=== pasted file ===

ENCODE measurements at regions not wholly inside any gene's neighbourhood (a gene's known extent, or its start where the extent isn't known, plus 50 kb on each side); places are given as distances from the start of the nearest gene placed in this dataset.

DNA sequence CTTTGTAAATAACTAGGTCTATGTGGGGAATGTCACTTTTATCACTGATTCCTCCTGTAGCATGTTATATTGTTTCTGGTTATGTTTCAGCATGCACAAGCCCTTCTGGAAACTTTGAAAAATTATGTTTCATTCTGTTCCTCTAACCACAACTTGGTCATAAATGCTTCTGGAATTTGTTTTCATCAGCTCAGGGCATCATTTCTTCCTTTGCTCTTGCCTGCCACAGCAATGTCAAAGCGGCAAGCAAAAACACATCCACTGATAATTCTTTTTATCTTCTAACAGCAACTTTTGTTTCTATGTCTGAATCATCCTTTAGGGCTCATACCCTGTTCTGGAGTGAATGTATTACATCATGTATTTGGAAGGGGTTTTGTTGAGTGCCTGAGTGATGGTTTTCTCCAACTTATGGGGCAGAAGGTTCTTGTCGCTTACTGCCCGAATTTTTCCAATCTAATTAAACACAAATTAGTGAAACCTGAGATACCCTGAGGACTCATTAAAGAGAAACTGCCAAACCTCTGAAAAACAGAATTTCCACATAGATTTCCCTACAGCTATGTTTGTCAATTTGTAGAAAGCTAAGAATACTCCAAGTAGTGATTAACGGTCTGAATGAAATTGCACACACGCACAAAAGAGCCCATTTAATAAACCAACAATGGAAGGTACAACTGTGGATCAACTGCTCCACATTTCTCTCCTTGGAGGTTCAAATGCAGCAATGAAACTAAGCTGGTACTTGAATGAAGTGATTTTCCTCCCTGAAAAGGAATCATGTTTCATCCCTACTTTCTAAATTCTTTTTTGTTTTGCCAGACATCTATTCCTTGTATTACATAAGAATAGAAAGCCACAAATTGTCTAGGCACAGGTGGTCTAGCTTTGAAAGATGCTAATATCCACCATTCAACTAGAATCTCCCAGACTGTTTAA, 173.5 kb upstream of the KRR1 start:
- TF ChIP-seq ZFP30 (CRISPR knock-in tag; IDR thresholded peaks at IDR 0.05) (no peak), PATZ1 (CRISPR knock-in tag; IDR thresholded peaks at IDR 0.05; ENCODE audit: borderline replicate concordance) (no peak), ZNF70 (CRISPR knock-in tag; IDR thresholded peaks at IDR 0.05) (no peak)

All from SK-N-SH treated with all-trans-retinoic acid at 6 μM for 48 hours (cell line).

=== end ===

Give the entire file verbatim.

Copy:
ENCODE measurements at regions not wholly inside any gene's neighbourhood (a gene's known extent, or its start where the extent isn't known, plus 50 kb on each side); places are given as distances from the start of the nearest gene placed in this dataset.

DNA sequence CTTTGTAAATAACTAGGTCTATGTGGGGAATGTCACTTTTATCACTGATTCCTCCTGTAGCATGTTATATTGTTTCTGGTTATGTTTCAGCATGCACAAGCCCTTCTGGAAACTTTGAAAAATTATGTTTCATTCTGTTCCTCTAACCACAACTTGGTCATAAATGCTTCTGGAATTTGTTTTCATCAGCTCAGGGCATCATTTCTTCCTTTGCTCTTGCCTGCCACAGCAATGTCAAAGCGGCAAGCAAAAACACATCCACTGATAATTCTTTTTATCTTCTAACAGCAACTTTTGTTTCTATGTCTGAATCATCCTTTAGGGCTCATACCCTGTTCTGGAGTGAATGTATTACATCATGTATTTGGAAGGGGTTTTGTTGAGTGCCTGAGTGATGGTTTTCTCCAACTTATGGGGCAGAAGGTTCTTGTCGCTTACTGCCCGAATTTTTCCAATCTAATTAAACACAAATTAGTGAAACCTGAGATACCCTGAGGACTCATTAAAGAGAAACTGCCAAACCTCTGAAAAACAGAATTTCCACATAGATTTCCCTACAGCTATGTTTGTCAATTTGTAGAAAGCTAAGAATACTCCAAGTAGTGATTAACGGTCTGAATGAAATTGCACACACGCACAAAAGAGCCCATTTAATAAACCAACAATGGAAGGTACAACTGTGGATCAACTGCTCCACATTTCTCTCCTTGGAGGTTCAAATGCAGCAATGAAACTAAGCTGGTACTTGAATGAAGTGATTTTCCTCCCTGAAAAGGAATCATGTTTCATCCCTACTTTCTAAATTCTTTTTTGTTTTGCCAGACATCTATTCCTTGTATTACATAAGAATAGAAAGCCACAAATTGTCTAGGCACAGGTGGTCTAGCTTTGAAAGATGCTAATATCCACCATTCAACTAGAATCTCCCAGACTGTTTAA, 173.5 kb upstream of the KRR1 start:
- TF ChIP-seq ZFP30 (CRISPR knock-in tag; IDR thresholded peaks at IDR 0.05) (no peak), PATZ1 (CRISPR knock-in tag; IDR thresholded peaks at IDR 0.05; ENCODE audit: borderline replicate concordance) (no peak), ZNF70 (CRISPR knock-in tag; IDR thresholded peaks at IDR 0.05) (no peak)

All from SK-N-SH treated with all-trans-retinoic acid at 6 μM for 48 hours (cell line).